EU threatens new sanctions on Syria

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BEIRUT — The European Union will impose harsher sanctions on Syria, a senior EU official said Wednesday, as Russia tried to broker talks between the vice president and the opposition to calm violence. Activists reported at least 50 killed in military assaults targeting government opponents.

Russian Foreign Minister Sergey Lavrov, who held emergency talks in Damascus with Syrian President Bashar Assad on Tuesday, is trying to end Syria’s 11-month-old bloody uprising, which has left more than 5,400 dead, according to the U.N. Moscow launched the initiative on Tuesday, just days after it infuriated the U.S. by blocking a Western- and Arab-backed U.N. Security Council resolution supporting calls for Assad to hand over some powers to his vice president.

Russia’s approach does not call for Assad to step down, the opposition’s chief demand, and Moscow is increasingly at odds with the Western efforts to end Assad’s crackdown.

Russian Prime Minister Vladimir Putin said outside forces should let Syrians settle their conflict “independently.”

“We should not act like a bull in a china shop,” Putin was quoted by the Itar Tass news agency as saying. “We have to give people a chance to make decisions about their destiny independently, to help, to give advice, to put limits somewhere so that the opposing sides would not have a chance to use arms, but not to interfere.

Lavrov told reporters in Moscow that Assad has “delegated the responsibility of holding such a dialogue to Vice President (Farouk) al-Sharaa.” He blamed both Assad’s regime and opposition forces for instigating the violence that has killed thousands of people since March.

“On both sides, there are people that aim at an armed confrontation, not a dialogue,” Lavrov said.

Military defectors are playing a bigger role in Syria’s Arab-Spring inspired uprising, turning it into a more militarized conflict and hurtling the country ever more quickly toward a civil war.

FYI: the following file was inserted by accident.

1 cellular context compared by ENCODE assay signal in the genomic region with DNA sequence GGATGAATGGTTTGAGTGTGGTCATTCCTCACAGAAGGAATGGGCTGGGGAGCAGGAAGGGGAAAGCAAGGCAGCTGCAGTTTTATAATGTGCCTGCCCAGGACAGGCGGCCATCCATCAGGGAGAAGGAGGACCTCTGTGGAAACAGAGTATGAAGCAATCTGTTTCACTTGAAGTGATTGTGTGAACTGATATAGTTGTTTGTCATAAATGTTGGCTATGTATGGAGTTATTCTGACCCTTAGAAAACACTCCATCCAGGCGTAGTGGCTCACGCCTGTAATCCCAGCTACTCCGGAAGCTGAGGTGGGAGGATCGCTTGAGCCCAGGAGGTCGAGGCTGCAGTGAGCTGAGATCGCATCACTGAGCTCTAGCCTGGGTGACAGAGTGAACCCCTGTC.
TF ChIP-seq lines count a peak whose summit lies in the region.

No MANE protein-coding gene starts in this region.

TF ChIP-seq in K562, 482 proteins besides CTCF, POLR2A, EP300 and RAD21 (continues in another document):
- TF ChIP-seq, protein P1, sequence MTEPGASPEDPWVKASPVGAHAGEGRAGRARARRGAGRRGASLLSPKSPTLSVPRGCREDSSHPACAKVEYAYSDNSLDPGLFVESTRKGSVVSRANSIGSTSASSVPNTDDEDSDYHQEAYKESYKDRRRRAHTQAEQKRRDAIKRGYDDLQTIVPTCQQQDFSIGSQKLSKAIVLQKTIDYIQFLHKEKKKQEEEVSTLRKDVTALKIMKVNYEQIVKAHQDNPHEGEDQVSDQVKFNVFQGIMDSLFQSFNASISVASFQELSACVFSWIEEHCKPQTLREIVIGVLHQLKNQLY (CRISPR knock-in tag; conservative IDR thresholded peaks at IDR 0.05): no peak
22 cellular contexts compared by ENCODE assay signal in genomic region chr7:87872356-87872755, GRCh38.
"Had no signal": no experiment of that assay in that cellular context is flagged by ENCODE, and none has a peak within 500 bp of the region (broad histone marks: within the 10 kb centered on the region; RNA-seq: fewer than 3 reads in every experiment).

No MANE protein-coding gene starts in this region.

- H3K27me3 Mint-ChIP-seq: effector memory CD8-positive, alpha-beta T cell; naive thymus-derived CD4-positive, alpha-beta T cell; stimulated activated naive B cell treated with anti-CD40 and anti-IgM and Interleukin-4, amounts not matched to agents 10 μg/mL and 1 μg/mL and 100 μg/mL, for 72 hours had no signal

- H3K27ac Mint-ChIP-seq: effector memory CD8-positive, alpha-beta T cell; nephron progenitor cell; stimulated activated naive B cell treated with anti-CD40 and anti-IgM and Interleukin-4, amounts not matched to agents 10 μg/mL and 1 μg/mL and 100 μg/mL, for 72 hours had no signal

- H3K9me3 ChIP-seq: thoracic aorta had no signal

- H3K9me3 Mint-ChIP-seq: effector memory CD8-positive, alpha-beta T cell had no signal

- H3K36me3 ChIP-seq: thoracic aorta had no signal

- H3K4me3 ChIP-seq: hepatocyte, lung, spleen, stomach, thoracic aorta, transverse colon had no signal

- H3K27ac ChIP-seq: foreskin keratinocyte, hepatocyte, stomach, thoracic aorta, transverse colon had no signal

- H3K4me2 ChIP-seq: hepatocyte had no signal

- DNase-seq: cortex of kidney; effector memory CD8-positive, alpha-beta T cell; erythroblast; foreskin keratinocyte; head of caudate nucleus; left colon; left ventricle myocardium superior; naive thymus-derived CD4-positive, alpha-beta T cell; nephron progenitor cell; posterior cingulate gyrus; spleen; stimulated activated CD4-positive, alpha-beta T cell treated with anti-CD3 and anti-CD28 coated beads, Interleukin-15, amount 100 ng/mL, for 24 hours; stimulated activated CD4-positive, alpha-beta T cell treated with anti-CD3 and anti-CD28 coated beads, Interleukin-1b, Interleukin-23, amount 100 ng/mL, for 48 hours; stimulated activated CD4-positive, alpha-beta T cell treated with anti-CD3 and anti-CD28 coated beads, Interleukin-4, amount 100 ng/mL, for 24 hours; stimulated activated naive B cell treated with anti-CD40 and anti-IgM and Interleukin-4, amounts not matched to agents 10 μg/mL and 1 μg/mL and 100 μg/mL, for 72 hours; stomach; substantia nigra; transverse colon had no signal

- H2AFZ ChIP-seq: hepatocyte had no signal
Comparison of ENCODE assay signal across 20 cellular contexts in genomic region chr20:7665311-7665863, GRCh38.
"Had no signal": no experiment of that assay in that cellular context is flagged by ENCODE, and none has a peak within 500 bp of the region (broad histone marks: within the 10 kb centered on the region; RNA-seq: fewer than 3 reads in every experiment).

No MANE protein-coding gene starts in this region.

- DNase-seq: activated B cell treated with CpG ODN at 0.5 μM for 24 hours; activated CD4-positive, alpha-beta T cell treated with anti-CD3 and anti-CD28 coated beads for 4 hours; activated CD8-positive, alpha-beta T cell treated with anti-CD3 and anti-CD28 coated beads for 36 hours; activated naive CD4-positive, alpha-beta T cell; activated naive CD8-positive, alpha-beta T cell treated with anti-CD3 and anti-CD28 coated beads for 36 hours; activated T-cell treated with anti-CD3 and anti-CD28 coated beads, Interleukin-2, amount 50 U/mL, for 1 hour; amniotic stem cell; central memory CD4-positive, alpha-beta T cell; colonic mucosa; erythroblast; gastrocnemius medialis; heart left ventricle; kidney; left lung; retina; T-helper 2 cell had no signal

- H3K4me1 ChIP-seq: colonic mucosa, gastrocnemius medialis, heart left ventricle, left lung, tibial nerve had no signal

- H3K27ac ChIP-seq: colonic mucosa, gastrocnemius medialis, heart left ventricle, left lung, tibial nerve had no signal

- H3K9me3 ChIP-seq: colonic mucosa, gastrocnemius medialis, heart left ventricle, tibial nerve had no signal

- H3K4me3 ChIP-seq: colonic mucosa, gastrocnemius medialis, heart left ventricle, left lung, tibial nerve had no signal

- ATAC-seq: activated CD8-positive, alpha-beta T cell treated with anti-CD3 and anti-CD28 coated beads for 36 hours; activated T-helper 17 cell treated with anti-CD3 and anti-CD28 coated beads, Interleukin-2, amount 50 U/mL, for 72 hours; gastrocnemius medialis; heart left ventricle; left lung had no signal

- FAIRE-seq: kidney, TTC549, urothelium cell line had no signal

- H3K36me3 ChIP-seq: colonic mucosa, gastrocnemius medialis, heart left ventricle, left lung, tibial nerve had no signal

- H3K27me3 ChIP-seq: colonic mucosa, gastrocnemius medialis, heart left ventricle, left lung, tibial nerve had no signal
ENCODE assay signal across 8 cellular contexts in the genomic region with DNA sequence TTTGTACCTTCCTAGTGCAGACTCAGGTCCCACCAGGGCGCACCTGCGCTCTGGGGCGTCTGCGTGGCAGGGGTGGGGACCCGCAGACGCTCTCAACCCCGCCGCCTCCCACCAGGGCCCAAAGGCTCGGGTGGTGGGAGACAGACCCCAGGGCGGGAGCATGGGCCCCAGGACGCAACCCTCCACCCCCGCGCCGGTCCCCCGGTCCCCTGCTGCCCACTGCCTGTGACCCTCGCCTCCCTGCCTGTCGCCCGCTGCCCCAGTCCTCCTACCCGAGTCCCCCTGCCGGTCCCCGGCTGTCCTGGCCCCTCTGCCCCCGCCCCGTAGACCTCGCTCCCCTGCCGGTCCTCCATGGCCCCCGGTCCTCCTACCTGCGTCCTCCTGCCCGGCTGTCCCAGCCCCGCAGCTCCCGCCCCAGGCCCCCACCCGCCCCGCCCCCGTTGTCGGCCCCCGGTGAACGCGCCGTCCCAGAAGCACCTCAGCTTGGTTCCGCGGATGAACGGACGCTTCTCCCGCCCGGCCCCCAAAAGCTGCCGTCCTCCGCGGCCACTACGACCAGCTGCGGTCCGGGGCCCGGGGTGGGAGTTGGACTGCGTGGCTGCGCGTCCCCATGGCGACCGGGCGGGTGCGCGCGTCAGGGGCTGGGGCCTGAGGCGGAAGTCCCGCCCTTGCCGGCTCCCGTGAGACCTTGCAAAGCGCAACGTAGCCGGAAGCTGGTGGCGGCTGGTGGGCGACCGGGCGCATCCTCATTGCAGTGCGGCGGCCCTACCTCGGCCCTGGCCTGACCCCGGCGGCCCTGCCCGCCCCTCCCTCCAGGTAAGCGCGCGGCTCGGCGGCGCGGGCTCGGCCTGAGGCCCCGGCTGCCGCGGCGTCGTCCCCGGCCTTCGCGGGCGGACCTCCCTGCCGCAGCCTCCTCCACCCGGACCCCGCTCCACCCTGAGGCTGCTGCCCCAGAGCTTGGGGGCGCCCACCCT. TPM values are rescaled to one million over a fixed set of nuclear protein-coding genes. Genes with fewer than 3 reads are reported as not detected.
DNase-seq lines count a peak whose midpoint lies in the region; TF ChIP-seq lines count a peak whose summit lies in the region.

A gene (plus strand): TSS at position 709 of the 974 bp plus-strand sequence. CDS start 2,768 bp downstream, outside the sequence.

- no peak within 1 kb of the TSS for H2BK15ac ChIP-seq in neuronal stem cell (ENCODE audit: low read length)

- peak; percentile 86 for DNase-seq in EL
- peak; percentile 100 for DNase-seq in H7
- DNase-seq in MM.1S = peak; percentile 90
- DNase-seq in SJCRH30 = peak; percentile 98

The regime’s crackdown on dissent has left it almost completely isolated internationally and facing growing sanctions. The U.S. closed its embassy in Damascus on Monday and five European countries and six Arab Gulf nations have pulled their ambassadors out of Damascus over the past two days. Germany, whose envoy left Syria this month, said he would not be replaced.

Nevertheless, Assad was bolstered by Tuesday’s visit from Lavrov and Russia’s intelligence chief, Mikhail Fradkov. During the talks, the Russians pushed for a solution that would include reforms by the regime as well as the dialogue with the opposition.

Assad said Syria was determined to hold a national dialogue with the opposition and independent figures, and that his government was “ready to cooperate with any effort that boosts stability in Syria,” according to state news agency SANA.

The Syrian opposition rejects any talks with the regime and says they accept nothing less than Assad’s departure.

In Brussels, a senior EU official said the bloc will soon impose harsher sanctions against Syria as it seeks to weaken Assad’s regime. The official said the new measures may include bans on the import of Syrian phosphates, on commercial flights between Syria and Europe, and on financial transactions with the country’s central bank.

The official, who spoke on condition of anonymity in keeping with EU rules, said some measures would be adopted at the EU foreign ministers meeting on Feb. 27.

As Russia pressed its efforts to start a dialogue, Syrian troops bombed residential neighborhoods in the central city of Homs, the northern province of Idlib, southern region of Daraa and the mountain town of Zabadani, in what activists say is the regime’s final push to retake areas controlled by the rebels.

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